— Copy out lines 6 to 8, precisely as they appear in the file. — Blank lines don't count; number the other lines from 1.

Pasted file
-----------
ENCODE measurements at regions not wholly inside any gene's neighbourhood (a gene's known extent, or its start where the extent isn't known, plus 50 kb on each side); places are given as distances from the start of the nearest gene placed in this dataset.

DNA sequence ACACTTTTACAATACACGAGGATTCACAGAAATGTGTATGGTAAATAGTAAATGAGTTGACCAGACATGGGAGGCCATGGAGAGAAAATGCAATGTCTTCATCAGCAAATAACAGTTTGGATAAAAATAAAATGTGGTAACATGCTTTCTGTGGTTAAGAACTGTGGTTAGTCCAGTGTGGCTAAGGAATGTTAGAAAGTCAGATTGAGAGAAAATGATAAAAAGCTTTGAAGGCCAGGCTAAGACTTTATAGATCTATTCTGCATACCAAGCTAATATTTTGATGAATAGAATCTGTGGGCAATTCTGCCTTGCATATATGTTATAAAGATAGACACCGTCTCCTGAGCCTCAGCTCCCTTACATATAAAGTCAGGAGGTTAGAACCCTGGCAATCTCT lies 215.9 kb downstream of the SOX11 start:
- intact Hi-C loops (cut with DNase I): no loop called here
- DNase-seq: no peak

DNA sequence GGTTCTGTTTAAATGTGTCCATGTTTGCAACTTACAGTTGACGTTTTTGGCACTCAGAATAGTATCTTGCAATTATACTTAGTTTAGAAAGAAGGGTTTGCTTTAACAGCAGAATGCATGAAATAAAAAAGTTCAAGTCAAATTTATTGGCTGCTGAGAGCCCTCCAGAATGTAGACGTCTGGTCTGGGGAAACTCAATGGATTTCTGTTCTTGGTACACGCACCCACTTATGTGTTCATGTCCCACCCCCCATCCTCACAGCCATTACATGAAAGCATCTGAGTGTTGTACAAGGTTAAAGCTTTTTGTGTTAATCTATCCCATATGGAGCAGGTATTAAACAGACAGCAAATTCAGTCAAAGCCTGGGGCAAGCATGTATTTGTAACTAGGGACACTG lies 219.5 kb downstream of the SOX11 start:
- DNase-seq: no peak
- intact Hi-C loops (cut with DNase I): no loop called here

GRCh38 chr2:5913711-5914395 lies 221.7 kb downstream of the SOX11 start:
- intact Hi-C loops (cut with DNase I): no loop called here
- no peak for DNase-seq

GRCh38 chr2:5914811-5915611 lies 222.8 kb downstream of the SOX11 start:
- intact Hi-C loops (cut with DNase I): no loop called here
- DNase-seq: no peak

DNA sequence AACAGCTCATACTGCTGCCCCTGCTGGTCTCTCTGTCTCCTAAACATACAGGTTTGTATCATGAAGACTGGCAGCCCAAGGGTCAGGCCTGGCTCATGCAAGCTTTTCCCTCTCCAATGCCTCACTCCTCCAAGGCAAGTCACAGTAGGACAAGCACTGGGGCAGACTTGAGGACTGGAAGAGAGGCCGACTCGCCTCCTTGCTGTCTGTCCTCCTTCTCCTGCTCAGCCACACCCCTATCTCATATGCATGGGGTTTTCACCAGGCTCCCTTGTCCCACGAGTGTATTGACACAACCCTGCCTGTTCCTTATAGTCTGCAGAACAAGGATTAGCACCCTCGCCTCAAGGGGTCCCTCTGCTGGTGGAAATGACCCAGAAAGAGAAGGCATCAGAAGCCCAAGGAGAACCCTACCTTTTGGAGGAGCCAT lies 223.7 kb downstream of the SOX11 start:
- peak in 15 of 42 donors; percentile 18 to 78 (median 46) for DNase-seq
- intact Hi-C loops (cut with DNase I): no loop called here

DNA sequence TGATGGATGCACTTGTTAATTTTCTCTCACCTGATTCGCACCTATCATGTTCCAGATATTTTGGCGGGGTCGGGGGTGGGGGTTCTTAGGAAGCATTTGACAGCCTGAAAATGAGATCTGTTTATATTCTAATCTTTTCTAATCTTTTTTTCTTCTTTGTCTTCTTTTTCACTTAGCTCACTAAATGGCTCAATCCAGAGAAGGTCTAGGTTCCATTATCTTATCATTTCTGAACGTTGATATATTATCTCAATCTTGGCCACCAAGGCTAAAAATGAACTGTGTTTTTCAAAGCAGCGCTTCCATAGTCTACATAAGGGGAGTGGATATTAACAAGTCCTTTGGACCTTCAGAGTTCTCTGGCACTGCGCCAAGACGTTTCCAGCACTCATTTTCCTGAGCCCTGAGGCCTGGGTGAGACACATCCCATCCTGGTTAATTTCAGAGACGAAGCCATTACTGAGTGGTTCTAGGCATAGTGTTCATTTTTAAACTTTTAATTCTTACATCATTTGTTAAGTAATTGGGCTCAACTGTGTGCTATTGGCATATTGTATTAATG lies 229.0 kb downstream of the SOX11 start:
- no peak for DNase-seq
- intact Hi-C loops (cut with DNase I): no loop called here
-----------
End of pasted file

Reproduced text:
- DNase-seq: no peak
- intact Hi-C loops (cut with DNase I): no loop called here

GRCh38 chr2:5913711-5914395 lies 221.7 kb downstream of the SOX11 start: